Tuesday, July 3, 2012

The Wild, Wild West

So, we're in Challis, Idaho (population 1,086), visiting Rayne's extended family. I feel like I should need a passport to be here; I could not fit in less if I tried. Every time I open my mouth I am acutely aware of my Yankee accent polluting the pristine air.

Go ahead and look it up on Google maps. Middle o' nowhere, folks. There is one main street off the highway, and you can almost picture what it looked like during the frontier days. There's the (non-ironic) saloon, the post office, the library (started by Rayne's grandmother), the pizzeria that was the General Store in the late 1800s, the gunsmith.... If you close your eyes, you can almost hear the ghost steps of men and horses who walked the road before you.

It's magnificent country out here: The mountains are majestic, the river is clean and the air is fresh. I keep saying to Henry, Breathe the fresh air, honey! He's breathing it without my instruction, but I suppose it can't hurt to encourage him to exhale the city pollutants that have surely begun to accumulate in his little lungs.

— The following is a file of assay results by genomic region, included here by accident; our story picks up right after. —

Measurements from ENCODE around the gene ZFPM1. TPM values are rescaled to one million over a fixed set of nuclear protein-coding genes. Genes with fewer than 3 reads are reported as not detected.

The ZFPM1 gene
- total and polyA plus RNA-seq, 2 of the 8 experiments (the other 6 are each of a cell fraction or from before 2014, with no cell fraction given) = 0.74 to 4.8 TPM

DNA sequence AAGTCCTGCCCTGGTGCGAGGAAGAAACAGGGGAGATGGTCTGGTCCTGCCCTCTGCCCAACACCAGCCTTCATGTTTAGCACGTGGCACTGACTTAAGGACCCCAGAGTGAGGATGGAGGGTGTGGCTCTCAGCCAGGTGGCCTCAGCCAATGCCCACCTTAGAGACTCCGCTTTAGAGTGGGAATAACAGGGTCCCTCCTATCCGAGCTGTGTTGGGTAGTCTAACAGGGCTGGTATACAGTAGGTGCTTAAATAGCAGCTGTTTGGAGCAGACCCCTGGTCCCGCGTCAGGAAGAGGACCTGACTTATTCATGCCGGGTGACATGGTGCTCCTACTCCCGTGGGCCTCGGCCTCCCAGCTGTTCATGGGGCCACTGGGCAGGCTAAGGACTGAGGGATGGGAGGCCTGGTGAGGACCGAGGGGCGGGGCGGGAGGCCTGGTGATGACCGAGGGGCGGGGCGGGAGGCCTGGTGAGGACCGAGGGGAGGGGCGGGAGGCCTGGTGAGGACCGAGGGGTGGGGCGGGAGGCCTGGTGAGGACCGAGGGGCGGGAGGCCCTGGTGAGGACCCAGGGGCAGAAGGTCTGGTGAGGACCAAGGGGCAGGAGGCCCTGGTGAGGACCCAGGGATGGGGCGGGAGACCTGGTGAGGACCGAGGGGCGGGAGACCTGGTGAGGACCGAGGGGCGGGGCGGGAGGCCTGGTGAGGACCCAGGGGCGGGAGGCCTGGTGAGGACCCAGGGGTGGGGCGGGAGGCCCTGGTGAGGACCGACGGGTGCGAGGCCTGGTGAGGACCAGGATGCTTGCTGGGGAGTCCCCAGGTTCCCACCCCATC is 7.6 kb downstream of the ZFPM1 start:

Challis, ID (crappy photo taken with my camera phone)

This evening as I walked back to our motel suite (which features a diorama of dead wildlife in one corner, a bear rug on the floor facing the sofa and a stuffed baby bear over the kitchen), I wondered if life here was actually less complicated. Would there be less parental angst raising a child in a town like this? Or would you simply trade the anxiety of your little boy getting hit by a bus for the anxiety of your little boy falling down a mine shaft? Both are probably equally unlikely. But I imagine that parenting is fraught and difficult, joyful and wonderous wherever you are.

Our motel suite.  I know you're jealous.

I certainly have not processed this experience enough to make any grand proclamations about city life versus country life. I don't think Challis is going to replace Denver as my fictitious panacea; nevertheless, it is a breathtakingly beautiful change of scenery. I might never fit in, but that doesn't mean I can't enjoy the adventure.

(Oh God. I just noticed a bull skull under the window. Was that here before?)